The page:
Thursday 4: Inveroran to Tyndrum (10 miles). Warm grey drizzly day. A short easy day along the route of the West Highland Railway line leads to the comfortable and well run By the Way Hostel at Tyndrum. Highly recommended.
Friday 5: Tyndrum to Inverarnan (12 miles). Cloudy with sunny spells and cool breeze. Still following the route of the pretty West Highland Line it's an easy jaunt to the overpriced campsite facilities at Inverarnan and nearby Drover's Inn.
Saturday 6: Inverarnan to Rowardennan (14 miles). Warm and cloudy with sunny spells. Dropping down to the northern tip of Loch Lomond it a difficult boulder-strewn path along the eastern lochside passing Rob Roy's Cave to reach the remote Inversnaid Hotel for lunch. As heavy rain starts to fall and the boulders become increasingly slippery I'm glad to reach the safe-haven of the YHA lodge at Rowardenan. This is where I meet Robbie.
Following a hot shower and dinner I'm changing footwear when a soaking-wet Glaswegian bursts into the room, his rucksack clanging loudly with a frying pan, two household cooking pots, a tin mug and a kettle hanging from the straps. Still swearing to himself he disappears and returns out of breath. Dumping a large holdall on the floor he flops into the nearest bunk and immediately starts snoring. I stroll down to the pub for a beer.
Sunday 7: Rowardennan to Balmaha (7 miles). Heavy cloud and rain. My morning conversation goes something like this:
Robbie: "Hello, I'm Robbie. I'm walking the West Highland Way." (nearly everyone staying in the hostel is walking the West Highland Way).
Me: "Good for you."
Robbie: (proudly) "Yes, I walked 9 miles yesterday!"
Me: "Well done."
Robbie: "I thought it would only take 4 days so I've run out of money. The wife's coming up with more money today." (He's already been walking for 5 days).
Me: "Well, it would take 4 days if you walked 24-miles a day"
Robbie: (enthusiastically) "You want to see my blisters?"
Me: "Not really". He shows me his feet anyway - multiple sticking-plasters on each foot.
Robbie: "Are the plasters still okay?"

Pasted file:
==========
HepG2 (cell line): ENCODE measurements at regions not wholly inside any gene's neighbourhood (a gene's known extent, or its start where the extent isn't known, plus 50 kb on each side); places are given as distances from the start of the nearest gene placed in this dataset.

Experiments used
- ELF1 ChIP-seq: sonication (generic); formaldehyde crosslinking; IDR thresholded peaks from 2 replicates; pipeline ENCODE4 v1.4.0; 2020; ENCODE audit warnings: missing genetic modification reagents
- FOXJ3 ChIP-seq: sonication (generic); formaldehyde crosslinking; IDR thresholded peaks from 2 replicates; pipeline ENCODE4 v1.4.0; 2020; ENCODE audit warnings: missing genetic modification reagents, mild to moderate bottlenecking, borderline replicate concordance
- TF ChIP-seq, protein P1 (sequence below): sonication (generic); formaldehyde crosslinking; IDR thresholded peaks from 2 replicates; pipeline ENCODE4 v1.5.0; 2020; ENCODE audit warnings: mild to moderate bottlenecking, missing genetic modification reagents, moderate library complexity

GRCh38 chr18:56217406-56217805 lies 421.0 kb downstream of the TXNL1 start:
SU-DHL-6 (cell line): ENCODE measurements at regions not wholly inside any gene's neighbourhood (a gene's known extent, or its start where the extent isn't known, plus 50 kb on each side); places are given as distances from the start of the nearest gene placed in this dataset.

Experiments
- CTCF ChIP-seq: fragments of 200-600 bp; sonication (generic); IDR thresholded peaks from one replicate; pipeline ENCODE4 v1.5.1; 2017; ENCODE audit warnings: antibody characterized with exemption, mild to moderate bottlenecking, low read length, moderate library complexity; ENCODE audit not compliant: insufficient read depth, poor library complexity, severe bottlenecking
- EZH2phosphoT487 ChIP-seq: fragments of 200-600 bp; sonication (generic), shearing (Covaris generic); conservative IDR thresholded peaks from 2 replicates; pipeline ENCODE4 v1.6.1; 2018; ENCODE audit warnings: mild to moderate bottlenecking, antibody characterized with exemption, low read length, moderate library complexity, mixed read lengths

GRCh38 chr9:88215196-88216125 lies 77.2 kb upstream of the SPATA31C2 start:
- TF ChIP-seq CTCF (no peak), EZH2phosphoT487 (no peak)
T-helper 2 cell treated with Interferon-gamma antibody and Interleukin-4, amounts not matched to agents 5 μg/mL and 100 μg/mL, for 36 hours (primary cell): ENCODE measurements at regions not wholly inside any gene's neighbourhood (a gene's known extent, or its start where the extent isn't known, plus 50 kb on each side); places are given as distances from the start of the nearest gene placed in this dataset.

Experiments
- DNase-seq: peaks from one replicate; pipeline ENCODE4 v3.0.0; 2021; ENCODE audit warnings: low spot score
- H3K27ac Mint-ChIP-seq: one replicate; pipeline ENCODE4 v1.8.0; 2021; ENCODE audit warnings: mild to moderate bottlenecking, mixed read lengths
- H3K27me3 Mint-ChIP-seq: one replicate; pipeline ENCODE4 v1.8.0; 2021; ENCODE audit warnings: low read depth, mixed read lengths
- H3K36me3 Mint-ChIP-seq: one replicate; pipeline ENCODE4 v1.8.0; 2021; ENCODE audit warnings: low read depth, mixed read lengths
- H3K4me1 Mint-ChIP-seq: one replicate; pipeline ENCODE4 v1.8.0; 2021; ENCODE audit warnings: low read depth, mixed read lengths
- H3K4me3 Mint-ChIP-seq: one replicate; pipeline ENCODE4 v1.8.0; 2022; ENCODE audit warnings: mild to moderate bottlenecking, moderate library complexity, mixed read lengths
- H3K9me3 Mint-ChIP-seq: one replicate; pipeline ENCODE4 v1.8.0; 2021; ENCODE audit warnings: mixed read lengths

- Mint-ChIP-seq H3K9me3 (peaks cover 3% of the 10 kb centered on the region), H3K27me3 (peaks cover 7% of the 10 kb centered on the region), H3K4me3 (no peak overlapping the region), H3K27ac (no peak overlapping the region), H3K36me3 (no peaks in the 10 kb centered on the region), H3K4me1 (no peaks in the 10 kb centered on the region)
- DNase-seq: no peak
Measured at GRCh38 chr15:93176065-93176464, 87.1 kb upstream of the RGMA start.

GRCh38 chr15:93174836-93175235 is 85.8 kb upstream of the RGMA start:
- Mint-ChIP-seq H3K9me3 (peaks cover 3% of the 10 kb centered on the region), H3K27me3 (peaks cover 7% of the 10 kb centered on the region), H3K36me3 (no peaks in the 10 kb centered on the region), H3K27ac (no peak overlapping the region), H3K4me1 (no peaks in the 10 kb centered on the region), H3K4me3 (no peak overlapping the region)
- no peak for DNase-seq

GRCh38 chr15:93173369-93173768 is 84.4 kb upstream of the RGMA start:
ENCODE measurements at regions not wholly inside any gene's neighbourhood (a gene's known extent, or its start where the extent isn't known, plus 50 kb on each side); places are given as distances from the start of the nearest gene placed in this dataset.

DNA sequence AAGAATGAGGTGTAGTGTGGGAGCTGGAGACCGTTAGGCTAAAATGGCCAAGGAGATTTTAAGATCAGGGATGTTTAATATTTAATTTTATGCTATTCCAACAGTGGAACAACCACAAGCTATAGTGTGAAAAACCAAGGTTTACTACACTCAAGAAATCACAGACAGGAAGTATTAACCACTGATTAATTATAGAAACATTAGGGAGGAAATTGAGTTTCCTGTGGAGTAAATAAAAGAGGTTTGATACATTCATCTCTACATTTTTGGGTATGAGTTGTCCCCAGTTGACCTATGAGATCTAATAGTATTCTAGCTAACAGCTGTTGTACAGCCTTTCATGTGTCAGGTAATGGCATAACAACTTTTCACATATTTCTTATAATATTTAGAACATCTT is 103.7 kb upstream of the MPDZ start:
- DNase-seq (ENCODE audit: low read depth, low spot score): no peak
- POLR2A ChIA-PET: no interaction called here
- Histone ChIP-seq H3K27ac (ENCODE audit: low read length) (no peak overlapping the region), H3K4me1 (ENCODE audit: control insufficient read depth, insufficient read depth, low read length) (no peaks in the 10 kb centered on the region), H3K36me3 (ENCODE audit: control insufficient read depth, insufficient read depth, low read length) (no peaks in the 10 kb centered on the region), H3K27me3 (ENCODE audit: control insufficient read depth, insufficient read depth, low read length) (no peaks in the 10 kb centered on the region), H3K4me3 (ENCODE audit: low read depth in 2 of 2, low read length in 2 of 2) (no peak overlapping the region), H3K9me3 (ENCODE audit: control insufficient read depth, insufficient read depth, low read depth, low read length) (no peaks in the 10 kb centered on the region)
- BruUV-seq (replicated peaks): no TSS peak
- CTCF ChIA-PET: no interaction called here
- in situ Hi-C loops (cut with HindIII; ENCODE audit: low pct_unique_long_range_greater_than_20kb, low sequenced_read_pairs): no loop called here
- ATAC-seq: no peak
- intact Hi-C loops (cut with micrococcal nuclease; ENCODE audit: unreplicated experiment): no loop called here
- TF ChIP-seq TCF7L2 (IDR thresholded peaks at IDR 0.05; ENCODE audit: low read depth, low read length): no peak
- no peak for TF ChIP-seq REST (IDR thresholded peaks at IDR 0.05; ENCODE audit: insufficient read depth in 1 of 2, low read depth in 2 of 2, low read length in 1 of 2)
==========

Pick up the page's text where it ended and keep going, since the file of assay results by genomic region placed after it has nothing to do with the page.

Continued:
Me: "Yes, did you try on your boots before starting?"
Robbie: (defensively) "Aye, for an hour or so last week. They were fine."
Me: "What do you have in the holdall?"
Robbie: "Food for the dug (dog)." Pets aren't allowed in hostels so he's put the dog in his tent and pitched it hidden in nearby woods (there are heavy fines for wild camping in this part of Loch Lomond). I'm sure it's well fed.
Good luck to Robbie, I really hope he finishes his challenge, that's what it's all about.
A short wet woodland walk along Loch Lomond's shores and I'm in the pleasant village of Balmaha and the comfort of Balmaha Bunkhouse which is run by Bob, an amicable Welsh mountaineer, and his wife.
Monday 8: Balmaha to Milngavie (20 miles). Sunny with cloudy spells. Up and over Conic Hill, through Drymen (pronounced Dri-men) where walkers are flocking out of Glasgow towards me, thick and fast. A couple, like Robbie, festooned with clattering kitchenware, approach me.
Man: "Hello pal, are we going the right way?"
Me: "I don't know. Where are you going?"
Man: (proudly) "We're going to Fort William!". Not nearby Drymen or Balmaha which would make more sense, but Fort William 90 miles or so further north.
Me: (pointing with my stick) "Yes, just carry on north for a fortnight and you'll be there".
Woman: (looking at man accusingly) "Is it north? I thought it was south. I'm dying for a pee".
Me: "Have a good day".
I guess many people start the West Highland Way but few finish it - it really is a bit more than a stroll in the park. As evening approaches I arrive in Milngavie (pronounced mill-guy) at the end, or start, of the wonderful West Highland Way.
Photos along the West Highland Way. I've now walked a total of 311 miles.

Thursday, 25 August 2011

Fort William and Ben Nevis

Saturday 30 July: While it's still clear the views of the massive bulk of the Ben Nevis are fantastic - I've only previously seen it shrouded in cloud. I'd love to climb it again today but knee problems persist. Exploring the West Highland Museum I'm delighted with all the Jacobite memorabilia on display, much as I remember it.
Sunday 31: Day trip in the rain to Mallaig on the scenic Jacobite Line but I'm frustrated - the West Highland Way awaits . . .
Photos of Fort William and Ben Nevis.

Wednesday, 24 August 2011

Great Glen Way